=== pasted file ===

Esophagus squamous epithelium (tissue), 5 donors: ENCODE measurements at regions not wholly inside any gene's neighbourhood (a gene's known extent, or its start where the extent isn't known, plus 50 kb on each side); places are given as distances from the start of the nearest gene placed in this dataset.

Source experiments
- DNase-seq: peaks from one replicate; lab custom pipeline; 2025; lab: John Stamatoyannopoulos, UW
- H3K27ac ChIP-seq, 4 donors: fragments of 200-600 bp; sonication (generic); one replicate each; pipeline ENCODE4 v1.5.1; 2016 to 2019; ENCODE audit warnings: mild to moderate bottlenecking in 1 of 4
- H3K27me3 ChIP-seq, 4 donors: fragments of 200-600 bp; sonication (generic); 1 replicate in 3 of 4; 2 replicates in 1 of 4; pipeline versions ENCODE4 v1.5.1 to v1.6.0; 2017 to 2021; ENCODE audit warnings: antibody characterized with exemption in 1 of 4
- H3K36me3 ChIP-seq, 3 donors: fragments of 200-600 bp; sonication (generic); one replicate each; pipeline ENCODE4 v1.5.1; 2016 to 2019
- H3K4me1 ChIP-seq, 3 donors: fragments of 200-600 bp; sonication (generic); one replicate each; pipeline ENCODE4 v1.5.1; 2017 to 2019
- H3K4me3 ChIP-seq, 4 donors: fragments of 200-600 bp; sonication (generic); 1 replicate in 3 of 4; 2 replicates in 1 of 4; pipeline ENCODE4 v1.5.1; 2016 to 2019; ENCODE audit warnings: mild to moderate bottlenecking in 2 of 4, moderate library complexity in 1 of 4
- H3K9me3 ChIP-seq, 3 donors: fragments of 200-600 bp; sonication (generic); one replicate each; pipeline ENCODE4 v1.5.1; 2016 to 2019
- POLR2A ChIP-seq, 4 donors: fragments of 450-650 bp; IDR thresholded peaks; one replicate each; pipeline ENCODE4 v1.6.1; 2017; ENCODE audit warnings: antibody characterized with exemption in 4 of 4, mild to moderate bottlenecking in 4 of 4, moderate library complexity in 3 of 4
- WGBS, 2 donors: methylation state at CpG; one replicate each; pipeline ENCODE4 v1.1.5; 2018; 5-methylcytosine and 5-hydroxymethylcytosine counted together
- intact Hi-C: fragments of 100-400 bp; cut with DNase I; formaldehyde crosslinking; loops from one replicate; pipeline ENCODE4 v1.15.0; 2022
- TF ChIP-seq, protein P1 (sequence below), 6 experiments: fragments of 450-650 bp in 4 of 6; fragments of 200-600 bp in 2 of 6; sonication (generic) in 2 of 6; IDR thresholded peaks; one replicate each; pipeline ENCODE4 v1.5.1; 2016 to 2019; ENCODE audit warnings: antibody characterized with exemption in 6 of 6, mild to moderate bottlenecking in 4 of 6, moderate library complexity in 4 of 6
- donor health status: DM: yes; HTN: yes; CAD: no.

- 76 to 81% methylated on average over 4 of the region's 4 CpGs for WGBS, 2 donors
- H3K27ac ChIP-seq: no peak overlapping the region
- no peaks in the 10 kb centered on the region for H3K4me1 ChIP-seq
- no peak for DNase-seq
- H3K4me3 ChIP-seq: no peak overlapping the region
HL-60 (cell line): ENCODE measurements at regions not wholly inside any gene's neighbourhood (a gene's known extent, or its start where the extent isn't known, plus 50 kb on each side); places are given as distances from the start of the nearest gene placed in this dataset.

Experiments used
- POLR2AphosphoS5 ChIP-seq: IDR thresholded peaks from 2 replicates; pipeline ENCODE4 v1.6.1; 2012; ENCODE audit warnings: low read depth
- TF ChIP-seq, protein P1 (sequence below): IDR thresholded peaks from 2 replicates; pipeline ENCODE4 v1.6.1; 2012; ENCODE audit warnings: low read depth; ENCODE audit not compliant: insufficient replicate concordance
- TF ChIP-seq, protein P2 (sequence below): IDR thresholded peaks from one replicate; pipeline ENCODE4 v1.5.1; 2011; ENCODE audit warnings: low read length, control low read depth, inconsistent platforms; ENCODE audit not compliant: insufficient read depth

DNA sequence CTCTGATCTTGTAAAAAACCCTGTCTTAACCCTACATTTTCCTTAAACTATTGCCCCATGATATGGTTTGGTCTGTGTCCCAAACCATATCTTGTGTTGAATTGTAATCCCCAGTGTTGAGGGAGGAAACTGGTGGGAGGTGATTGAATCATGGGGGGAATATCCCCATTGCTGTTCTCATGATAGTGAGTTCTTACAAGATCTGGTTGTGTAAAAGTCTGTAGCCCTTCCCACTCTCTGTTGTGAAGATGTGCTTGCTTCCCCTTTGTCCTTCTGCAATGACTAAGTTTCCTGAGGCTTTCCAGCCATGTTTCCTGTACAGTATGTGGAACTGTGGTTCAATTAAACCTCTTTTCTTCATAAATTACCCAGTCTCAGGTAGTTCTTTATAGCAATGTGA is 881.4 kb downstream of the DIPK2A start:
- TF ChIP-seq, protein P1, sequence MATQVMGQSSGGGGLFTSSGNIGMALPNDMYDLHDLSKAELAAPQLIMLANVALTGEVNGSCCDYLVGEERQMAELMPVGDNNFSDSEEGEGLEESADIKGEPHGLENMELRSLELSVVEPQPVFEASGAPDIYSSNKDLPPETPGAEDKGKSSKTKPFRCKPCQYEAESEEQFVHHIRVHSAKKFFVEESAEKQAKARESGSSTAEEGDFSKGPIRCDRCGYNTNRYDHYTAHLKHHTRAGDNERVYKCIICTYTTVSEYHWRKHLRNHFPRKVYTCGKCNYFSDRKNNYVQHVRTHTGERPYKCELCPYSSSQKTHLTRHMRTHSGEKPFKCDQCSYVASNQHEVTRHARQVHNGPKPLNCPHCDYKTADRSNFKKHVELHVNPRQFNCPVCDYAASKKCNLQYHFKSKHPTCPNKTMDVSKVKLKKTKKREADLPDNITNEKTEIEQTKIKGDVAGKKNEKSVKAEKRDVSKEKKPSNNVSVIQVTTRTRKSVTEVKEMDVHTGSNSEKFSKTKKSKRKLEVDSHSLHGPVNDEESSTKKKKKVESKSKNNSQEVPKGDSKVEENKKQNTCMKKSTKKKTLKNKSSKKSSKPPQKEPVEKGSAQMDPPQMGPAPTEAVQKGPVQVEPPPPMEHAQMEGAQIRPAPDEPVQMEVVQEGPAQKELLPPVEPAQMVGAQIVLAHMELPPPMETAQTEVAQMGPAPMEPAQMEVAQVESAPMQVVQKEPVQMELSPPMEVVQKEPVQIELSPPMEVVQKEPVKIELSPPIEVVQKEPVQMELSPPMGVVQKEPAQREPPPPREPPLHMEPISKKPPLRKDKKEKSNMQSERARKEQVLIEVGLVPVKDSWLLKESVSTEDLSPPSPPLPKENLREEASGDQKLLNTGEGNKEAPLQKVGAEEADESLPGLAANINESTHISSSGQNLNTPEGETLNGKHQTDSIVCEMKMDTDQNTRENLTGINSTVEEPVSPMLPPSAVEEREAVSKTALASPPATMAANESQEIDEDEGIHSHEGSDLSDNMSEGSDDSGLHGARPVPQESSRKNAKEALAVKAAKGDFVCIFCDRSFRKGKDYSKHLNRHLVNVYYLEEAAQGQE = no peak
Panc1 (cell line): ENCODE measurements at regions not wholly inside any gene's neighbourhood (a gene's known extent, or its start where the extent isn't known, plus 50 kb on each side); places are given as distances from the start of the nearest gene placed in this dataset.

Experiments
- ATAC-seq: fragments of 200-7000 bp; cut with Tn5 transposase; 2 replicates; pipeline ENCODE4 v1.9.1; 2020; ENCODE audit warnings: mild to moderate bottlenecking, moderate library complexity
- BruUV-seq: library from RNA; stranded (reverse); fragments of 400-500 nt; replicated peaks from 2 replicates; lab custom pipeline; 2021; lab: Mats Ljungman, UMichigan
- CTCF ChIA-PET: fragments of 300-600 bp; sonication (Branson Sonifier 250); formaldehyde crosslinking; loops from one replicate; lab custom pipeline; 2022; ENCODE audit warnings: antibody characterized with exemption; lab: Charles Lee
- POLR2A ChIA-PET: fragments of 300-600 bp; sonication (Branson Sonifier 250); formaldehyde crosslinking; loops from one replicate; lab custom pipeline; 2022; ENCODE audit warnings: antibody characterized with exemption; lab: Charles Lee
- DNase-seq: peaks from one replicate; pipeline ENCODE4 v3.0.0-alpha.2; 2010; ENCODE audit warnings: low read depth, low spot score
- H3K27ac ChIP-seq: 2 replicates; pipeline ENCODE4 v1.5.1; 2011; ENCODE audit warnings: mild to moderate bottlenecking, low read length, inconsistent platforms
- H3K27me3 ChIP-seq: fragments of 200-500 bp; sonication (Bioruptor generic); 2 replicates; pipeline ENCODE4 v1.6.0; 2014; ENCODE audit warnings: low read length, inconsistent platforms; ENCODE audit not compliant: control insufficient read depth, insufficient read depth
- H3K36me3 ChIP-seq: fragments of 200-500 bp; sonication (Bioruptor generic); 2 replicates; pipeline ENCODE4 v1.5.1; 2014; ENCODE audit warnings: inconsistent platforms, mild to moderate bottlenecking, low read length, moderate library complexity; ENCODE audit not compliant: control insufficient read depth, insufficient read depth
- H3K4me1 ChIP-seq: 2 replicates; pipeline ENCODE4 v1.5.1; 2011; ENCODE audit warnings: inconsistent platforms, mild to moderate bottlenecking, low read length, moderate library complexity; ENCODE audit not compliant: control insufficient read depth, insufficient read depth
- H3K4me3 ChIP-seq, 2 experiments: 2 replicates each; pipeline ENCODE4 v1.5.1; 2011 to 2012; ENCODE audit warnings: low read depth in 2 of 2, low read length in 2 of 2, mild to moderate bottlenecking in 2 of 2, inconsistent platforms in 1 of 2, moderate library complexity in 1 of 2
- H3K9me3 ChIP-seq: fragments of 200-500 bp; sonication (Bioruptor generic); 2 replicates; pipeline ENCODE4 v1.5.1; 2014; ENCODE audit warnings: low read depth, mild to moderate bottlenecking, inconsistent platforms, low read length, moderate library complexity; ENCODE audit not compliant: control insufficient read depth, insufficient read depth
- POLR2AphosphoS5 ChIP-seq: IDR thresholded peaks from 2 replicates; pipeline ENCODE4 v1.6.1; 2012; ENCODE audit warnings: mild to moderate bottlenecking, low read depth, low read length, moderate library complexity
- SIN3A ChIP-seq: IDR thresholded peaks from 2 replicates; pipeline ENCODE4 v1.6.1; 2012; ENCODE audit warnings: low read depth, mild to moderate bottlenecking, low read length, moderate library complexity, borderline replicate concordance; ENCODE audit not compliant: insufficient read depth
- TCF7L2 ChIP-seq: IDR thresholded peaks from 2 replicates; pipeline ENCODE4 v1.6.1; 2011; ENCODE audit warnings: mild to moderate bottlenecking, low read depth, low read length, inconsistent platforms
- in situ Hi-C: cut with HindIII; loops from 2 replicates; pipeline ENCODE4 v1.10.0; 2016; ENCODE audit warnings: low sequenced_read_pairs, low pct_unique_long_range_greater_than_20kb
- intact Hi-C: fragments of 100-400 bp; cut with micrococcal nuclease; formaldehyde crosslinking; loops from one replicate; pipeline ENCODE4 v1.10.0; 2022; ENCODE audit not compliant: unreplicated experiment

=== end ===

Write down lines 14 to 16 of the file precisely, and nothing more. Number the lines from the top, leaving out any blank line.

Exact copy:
- donor health status: DM: yes; HTN: yes; CAD: no.

- 76 to 81% methylated on average over 4 of the region's 4 CpGs for WGBS, 2 donors
- H3K27ac ChIP-seq: no peak overlapping the region